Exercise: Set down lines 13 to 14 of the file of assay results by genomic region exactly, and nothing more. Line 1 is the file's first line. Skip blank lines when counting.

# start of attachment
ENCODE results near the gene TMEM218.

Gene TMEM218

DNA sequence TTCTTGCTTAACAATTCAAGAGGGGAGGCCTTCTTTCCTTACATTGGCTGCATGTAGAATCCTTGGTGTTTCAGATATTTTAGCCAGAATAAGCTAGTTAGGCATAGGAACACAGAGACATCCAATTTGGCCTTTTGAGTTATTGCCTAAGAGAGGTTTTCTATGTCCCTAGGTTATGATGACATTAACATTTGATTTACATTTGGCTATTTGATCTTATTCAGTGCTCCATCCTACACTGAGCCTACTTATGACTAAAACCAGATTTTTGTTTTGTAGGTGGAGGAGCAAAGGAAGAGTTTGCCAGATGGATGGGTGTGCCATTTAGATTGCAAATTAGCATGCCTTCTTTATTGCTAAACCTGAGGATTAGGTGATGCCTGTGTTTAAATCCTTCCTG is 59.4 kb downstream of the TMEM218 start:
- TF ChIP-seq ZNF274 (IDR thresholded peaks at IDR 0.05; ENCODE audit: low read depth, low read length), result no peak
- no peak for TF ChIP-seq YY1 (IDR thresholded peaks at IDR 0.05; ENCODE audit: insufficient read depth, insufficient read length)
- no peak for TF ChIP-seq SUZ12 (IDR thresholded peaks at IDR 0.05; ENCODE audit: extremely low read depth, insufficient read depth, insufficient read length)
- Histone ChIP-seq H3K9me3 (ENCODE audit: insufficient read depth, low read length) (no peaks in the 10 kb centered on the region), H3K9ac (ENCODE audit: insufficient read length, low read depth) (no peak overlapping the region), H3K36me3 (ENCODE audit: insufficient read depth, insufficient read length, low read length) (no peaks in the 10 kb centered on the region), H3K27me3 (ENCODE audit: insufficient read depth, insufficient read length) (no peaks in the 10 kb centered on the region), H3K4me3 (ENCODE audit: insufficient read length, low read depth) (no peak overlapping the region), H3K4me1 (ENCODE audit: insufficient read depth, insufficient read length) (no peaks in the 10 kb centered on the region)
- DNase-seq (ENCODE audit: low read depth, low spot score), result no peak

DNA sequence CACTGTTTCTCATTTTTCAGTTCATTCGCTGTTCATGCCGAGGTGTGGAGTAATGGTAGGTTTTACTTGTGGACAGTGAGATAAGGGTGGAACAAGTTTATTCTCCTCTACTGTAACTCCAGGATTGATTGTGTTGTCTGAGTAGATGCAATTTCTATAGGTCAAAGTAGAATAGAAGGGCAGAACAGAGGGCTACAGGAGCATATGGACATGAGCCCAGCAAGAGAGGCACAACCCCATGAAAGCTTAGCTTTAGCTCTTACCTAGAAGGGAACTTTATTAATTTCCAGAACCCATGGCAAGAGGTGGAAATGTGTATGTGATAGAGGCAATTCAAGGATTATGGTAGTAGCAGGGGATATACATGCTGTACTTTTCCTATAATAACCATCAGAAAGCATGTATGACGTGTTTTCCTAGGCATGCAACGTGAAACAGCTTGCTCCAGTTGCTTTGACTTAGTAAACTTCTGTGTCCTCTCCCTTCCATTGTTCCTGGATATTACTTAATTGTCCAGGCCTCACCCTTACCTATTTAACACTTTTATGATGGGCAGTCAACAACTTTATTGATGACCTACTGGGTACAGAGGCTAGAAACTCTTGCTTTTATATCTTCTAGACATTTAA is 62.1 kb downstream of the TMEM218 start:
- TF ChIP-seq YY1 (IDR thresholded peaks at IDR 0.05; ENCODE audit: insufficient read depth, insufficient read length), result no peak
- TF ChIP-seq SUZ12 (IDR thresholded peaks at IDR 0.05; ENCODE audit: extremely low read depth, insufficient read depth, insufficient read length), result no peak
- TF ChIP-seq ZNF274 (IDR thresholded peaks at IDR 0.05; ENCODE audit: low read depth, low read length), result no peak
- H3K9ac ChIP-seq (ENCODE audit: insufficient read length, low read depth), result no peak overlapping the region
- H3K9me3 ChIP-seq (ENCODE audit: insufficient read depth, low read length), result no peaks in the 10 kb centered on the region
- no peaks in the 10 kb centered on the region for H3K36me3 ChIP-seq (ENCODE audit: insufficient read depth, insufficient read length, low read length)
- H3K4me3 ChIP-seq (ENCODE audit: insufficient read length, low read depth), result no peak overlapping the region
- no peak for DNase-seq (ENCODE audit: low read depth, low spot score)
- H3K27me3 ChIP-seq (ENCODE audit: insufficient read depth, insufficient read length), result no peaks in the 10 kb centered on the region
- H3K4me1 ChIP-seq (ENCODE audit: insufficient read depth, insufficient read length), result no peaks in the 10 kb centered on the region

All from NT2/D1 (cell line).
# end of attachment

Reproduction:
- H3K9ac ChIP-seq (ENCODE audit: insufficient read length, low read depth), result no peak overlapping the region
- H3K9me3 ChIP-seq (ENCODE audit: insufficient read depth, low read length), result no peaks in the 10 kb centered on the region